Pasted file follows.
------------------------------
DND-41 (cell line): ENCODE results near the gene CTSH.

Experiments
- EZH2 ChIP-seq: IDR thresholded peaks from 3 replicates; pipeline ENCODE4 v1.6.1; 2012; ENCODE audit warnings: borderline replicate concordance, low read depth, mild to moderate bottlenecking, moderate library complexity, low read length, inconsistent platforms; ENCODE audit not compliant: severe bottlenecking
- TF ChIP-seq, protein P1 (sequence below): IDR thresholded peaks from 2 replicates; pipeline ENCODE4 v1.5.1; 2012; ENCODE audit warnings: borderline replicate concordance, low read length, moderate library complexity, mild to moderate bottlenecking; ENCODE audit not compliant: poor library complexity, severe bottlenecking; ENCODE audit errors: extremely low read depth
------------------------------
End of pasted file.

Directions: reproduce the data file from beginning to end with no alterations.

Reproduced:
DND-41 (cell line): ENCODE results near the gene CTSH.

Experiments
- EZH2 ChIP-seq: IDR thresholded peaks from 3 replicates; pipeline ENCODE4 v1.6.1; 2012; ENCODE audit warnings: borderline replicate concordance, low read depth, mild to moderate bottlenecking, moderate library complexity, low read length, inconsistent platforms; ENCODE audit not compliant: severe bottlenecking
- TF ChIP-seq, protein P1 (sequence below): IDR thresholded peaks from 2 replicates; pipeline ENCODE4 v1.5.1; 2012; ENCODE audit warnings: borderline replicate concordance, low read length, moderate library complexity, mild to moderate bottlenecking; ENCODE audit not compliant: poor library complexity, severe bottlenecking; ENCODE audit errors: extremely low read depth